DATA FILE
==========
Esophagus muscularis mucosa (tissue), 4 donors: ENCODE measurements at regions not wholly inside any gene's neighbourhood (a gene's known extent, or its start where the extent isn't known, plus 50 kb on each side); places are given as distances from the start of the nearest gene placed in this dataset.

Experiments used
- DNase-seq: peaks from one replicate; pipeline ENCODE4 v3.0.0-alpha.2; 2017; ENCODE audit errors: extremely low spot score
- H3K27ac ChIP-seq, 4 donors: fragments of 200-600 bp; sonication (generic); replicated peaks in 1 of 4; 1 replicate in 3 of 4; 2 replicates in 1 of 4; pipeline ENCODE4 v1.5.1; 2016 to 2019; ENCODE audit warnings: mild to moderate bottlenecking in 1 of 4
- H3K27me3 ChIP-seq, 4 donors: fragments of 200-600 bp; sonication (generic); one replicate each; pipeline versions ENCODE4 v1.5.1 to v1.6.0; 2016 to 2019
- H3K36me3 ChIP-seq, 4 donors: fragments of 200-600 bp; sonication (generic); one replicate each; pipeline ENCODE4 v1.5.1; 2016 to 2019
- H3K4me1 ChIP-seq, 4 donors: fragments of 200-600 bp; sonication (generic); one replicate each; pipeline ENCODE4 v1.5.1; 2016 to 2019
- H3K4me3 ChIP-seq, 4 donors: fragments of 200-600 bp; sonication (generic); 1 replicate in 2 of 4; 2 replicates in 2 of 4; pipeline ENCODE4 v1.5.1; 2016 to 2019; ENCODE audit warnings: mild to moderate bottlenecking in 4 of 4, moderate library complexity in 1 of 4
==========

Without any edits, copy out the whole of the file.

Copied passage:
Esophagus muscularis mucosa (tissue), 4 donors: ENCODE measurements at regions not wholly inside any gene's neighbourhood (a gene's known extent, or its start where the extent isn't known, plus 50 kb on each side); places are given as distances from the start of the nearest gene placed in this dataset.

Experiments used
- DNase-seq: peaks from one replicate; pipeline ENCODE4 v3.0.0-alpha.2; 2017; ENCODE audit errors: extremely low spot score
- H3K27ac ChIP-seq, 4 donors: fragments of 200-600 bp; sonication (generic); replicated peaks in 1 of 4; 1 replicate in 3 of 4; 2 replicates in 1 of 4; pipeline ENCODE4 v1.5.1; 2016 to 2019; ENCODE audit warnings: mild to moderate bottlenecking in 1 of 4
- H3K27me3 ChIP-seq, 4 donors: fragments of 200-600 bp; sonication (generic); one replicate each; pipeline versions ENCODE4 v1.5.1 to v1.6.0; 2016 to 2019
- H3K36me3 ChIP-seq, 4 donors: fragments of 200-600 bp; sonication (generic); one replicate each; pipeline ENCODE4 v1.5.1; 2016 to 2019
- H3K4me1 ChIP-seq, 4 donors: fragments of 200-600 bp; sonication (generic); one replicate each; pipeline ENCODE4 v1.5.1; 2016 to 2019
- H3K4me3 ChIP-seq, 4 donors: fragments of 200-600 bp; sonication (generic); 1 replicate in 2 of 4; 2 replicates in 2 of 4; pipeline ENCODE4 v1.5.1; 2016 to 2019; ENCODE audit warnings: mild to moderate bottlenecking in 4 of 4, moderate library complexity in 1 of 4